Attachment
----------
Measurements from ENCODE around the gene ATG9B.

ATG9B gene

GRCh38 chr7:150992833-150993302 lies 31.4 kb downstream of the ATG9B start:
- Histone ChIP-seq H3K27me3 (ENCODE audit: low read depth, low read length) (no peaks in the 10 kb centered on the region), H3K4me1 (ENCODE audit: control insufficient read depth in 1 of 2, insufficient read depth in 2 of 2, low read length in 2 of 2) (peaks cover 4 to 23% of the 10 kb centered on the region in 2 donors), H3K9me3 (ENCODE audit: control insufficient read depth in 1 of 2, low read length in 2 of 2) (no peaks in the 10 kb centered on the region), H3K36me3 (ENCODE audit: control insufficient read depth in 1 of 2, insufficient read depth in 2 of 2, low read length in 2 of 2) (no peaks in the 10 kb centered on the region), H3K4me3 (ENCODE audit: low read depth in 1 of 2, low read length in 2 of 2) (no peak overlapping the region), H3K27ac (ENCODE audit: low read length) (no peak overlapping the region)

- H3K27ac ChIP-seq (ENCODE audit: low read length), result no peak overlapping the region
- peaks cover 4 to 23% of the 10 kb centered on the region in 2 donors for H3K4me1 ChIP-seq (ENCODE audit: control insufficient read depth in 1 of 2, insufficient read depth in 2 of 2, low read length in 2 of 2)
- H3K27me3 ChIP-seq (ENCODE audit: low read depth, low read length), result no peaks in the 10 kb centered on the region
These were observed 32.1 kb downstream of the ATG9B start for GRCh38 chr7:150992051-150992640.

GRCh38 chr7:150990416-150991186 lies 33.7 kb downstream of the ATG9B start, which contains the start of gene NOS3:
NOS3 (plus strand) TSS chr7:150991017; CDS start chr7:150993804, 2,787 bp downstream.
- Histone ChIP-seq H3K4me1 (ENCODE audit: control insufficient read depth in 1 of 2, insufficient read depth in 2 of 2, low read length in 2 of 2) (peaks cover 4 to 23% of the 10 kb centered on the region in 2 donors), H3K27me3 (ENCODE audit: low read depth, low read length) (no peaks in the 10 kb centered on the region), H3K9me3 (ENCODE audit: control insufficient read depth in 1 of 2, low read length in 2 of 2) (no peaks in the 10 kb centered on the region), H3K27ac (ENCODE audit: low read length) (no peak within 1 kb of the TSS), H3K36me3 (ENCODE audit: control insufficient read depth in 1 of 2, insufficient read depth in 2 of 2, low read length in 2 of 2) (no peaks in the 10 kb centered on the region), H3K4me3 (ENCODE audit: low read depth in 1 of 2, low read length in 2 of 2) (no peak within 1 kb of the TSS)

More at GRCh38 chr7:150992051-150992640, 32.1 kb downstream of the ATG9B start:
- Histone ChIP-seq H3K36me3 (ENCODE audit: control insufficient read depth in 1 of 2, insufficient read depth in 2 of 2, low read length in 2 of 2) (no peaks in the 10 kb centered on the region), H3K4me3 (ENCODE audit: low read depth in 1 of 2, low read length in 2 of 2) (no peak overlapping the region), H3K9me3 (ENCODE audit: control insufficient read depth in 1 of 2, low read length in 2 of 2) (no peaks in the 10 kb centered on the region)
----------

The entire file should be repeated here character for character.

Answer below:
Measurements from ENCODE around the gene ATG9B.

ATG9B gene

GRCh38 chr7:150992833-150993302 lies 31.4 kb downstream of the ATG9B start:
- Histone ChIP-seq H3K27me3 (ENCODE audit: low read depth, low read length) (no peaks in the 10 kb centered on the region), H3K4me1 (ENCODE audit: control insufficient read depth in 1 of 2, insufficient read depth in 2 of 2, low read length in 2 of 2) (peaks cover 4 to 23% of the 10 kb centered on the region in 2 donors), H3K9me3 (ENCODE audit: control insufficient read depth in 1 of 2, low read length in 2 of 2) (no peaks in the 10 kb centered on the region), H3K36me3 (ENCODE audit: control insufficient read depth in 1 of 2, insufficient read depth in 2 of 2, low read length in 2 of 2) (no peaks in the 10 kb centered on the region), H3K4me3 (ENCODE audit: low read depth in 1 of 2, low read length in 2 of 2) (no peak overlapping the region), H3K27ac (ENCODE audit: low read length) (no peak overlapping the region)

- H3K27ac ChIP-seq (ENCODE audit: low read length), result no peak overlapping the region
- peaks cover 4 to 23% of the 10 kb centered on the region in 2 donors for H3K4me1 ChIP-seq (ENCODE audit: control insufficient read depth in 1 of 2, insufficient read depth in 2 of 2, low read length in 2 of 2)
- H3K27me3 ChIP-seq (ENCODE audit: low read depth, low read length), result no peaks in the 10 kb centered on the region
These were observed 32.1 kb downstream of the ATG9B start for GRCh38 chr7:150992051-150992640.

GRCh38 chr7:150990416-150991186 lies 33.7 kb downstream of the ATG9B start, which contains the start of gene NOS3:
NOS3 (plus strand) TSS chr7:150991017; CDS start chr7:150993804, 2,787 bp downstream.
- Histone ChIP-seq H3K4me1 (ENCODE audit: control insufficient read depth in 1 of 2, insufficient read depth in 2 of 2, low read length in 2 of 2) (peaks cover 4 to 23% of the 10 kb centered on the region in 2 donors), H3K27me3 (ENCODE audit: low read depth, low read length) (no peaks in the 10 kb centered on the region), H3K9me3 (ENCODE audit: control insufficient read depth in 1 of 2, low read length in 2 of 2) (no peaks in the 10 kb centered on the region), H3K27ac (ENCODE audit: low read length) (no peak within 1 kb of the TSS), H3K36me3 (ENCODE audit: control insufficient read depth in 1 of 2, insufficient read depth in 2 of 2, low read length in 2 of 2) (no peaks in the 10 kb centered on the region), H3K4me3 (ENCODE audit: low read depth in 1 of 2, low read length in 2 of 2) (no peak within 1 kb of the TSS)

More at GRCh38 chr7:150992051-150992640, 32.1 kb downstream of the ATG9B start:
- Histone ChIP-seq H3K36me3 (ENCODE audit: control insufficient read depth in 1 of 2, insufficient read depth in 2 of 2, low read length in 2 of 2) (no peaks in the 10 kb centered on the region), H3K4me3 (ENCODE audit: low read depth in 1 of 2, low read length in 2 of 2) (no peak overlapping the region), H3K9me3 (ENCODE audit: control insufficient read depth in 1 of 2, low read length in 2 of 2) (no peaks in the 10 kb centered on the region)